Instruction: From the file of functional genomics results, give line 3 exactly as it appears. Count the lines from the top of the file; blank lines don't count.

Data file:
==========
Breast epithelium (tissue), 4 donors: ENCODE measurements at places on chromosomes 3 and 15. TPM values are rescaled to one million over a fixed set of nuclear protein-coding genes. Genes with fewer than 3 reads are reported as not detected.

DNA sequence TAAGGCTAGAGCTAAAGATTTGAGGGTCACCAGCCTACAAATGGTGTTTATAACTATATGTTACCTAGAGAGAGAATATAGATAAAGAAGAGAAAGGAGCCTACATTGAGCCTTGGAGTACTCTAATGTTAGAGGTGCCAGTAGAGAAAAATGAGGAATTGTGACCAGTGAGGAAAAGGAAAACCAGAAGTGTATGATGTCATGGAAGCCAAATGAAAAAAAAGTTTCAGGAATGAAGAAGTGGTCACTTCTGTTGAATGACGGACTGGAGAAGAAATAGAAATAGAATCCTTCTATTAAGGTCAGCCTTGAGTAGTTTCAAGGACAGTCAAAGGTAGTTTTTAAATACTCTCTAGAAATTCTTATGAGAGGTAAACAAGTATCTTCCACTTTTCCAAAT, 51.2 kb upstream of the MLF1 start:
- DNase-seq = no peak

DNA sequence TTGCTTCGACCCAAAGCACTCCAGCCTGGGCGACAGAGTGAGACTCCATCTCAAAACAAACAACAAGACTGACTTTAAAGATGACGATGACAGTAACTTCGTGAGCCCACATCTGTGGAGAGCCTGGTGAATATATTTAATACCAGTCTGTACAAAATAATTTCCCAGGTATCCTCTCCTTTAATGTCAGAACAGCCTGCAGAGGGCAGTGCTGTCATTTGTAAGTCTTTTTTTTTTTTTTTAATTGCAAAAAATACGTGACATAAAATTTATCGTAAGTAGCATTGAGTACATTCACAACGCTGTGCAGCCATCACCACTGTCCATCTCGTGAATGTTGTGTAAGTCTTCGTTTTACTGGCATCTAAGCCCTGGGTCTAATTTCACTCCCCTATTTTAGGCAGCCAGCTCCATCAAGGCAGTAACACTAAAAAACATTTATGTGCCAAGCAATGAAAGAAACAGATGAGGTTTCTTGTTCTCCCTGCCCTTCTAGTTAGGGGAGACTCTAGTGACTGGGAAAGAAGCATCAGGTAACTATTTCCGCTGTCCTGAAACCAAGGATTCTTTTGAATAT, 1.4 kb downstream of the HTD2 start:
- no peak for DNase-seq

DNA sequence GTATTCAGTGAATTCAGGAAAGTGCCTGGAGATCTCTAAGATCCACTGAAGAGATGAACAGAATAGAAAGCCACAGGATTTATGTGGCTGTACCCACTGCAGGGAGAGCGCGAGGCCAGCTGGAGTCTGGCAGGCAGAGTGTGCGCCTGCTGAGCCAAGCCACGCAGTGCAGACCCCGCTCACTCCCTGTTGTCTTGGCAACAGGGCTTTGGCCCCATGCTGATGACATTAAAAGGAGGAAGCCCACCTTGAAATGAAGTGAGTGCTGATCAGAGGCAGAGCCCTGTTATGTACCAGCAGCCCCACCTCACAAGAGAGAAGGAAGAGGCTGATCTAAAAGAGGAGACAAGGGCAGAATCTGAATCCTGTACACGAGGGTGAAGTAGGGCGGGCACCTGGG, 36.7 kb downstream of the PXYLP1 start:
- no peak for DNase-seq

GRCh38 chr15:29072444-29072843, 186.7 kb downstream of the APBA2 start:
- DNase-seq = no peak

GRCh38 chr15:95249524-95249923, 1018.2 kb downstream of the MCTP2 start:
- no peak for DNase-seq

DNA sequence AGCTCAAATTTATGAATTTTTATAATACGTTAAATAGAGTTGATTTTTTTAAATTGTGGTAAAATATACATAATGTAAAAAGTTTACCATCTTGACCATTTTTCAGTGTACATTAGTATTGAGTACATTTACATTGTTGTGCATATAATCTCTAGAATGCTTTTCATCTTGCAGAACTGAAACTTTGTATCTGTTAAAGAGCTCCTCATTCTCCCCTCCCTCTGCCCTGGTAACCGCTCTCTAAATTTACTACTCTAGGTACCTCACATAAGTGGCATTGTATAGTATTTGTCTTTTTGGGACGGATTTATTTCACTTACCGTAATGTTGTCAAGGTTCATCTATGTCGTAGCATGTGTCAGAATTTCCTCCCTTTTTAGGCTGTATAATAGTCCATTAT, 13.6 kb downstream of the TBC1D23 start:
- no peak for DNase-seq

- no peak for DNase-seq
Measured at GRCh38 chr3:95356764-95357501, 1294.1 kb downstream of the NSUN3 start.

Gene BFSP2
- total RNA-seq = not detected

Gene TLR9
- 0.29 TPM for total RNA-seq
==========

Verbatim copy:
- DNase-seq = no peak